Mar. 29, 2023, 08:00 – 09:30 (Beijing Time)
Mar. 28, 2023, 20:00 – 21:30 (Eastern Time)
Mar. 28, 2023, 17:00 – 18:30 (Phoenix Time)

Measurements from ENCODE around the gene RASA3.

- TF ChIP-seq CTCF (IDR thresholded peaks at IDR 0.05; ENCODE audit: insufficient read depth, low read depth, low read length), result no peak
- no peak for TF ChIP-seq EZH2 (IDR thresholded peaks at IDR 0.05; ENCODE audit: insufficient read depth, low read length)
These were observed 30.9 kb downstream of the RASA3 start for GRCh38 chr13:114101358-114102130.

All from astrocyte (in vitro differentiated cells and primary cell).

Managing excess nutrients remains a major obstacle to improving ecosystem service benefits of urban waters. We have been taking a small-watershed approach to address water quality impairment of surface waters in the Minneapolis-St. Paul metropolitan area in Minnesota, USA. We have shown that watersheds retained only 18% of net phosphorus (P) inputs versus 78% of net nitrogen (N) inputs, despite relatively low P inputs related to a statewide restriction on lawn P fertilizer use. In contrast to many non-urban watersheds that exhibit high P retention, these urban watersheds have high street and storm sewer densities that enhance transport of P-rich materials from landscapes to stormwater and local lakes. Further work showed that tree litterfall into streets can account for 40-60% of P transport from land to stormwater, and that targeted street sweeping can be a cost-effective method for managing urban P pollution. Working with the Minnesota Pollution Control Agency, we helped develop a new, data-driven pollution crediting approach that is being emulated in other states. Our work shows that advancing ecosystem-level understanding of urban watersheds can generate insights that promote novel solutions to solving urban water quality challenges.